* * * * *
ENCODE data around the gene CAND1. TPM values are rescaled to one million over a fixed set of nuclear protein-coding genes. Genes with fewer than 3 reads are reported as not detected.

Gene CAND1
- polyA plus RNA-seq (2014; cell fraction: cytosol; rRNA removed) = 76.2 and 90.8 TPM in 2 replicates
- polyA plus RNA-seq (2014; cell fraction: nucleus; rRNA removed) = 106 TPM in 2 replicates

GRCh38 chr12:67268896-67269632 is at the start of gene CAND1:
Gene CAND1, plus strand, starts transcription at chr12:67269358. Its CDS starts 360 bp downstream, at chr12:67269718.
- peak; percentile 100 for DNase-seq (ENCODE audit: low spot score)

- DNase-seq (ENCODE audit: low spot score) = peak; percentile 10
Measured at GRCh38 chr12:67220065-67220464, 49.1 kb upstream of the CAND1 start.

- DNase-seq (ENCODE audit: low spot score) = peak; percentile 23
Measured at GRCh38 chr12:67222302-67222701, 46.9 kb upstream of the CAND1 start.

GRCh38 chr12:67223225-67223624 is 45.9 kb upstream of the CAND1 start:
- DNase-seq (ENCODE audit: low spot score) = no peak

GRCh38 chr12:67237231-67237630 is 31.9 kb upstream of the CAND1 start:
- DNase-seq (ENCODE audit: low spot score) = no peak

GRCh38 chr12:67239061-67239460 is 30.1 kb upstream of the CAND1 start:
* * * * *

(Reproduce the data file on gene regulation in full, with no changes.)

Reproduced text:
ENCODE data around the gene CAND1. TPM values are rescaled to one million over a fixed set of nuclear protein-coding genes. Genes with fewer than 3 reads are reported as not detected.

Gene CAND1
- polyA plus RNA-seq (2014; cell fraction: cytosol; rRNA removed) = 76.2 and 90.8 TPM in 2 replicates
- polyA plus RNA-seq (2014; cell fraction: nucleus; rRNA removed) = 106 TPM in 2 replicates

GRCh38 chr12:67268896-67269632 is at the start of gene CAND1:
Gene CAND1, plus strand, starts transcription at chr12:67269358. Its CDS starts 360 bp downstream, at chr12:67269718.
- peak; percentile 100 for DNase-seq (ENCODE audit: low spot score)

- DNase-seq (ENCODE audit: low spot score) = peak; percentile 10
Measured at GRCh38 chr12:67220065-67220464, 49.1 kb upstream of the CAND1 start.

- DNase-seq (ENCODE audit: low spot score) = peak; percentile 23
Measured at GRCh38 chr12:67222302-67222701, 46.9 kb upstream of the CAND1 start.

GRCh38 chr12:67223225-67223624 is 45.9 kb upstream of the CAND1 start:
- DNase-seq (ENCODE audit: low spot score) = no peak

GRCh38 chr12:67237231-67237630 is 31.9 kb upstream of the CAND1 start:
- DNase-seq (ENCODE audit: low spot score) = no peak

GRCh38 chr12:67239061-67239460 is 30.1 kb upstream of the CAND1 start: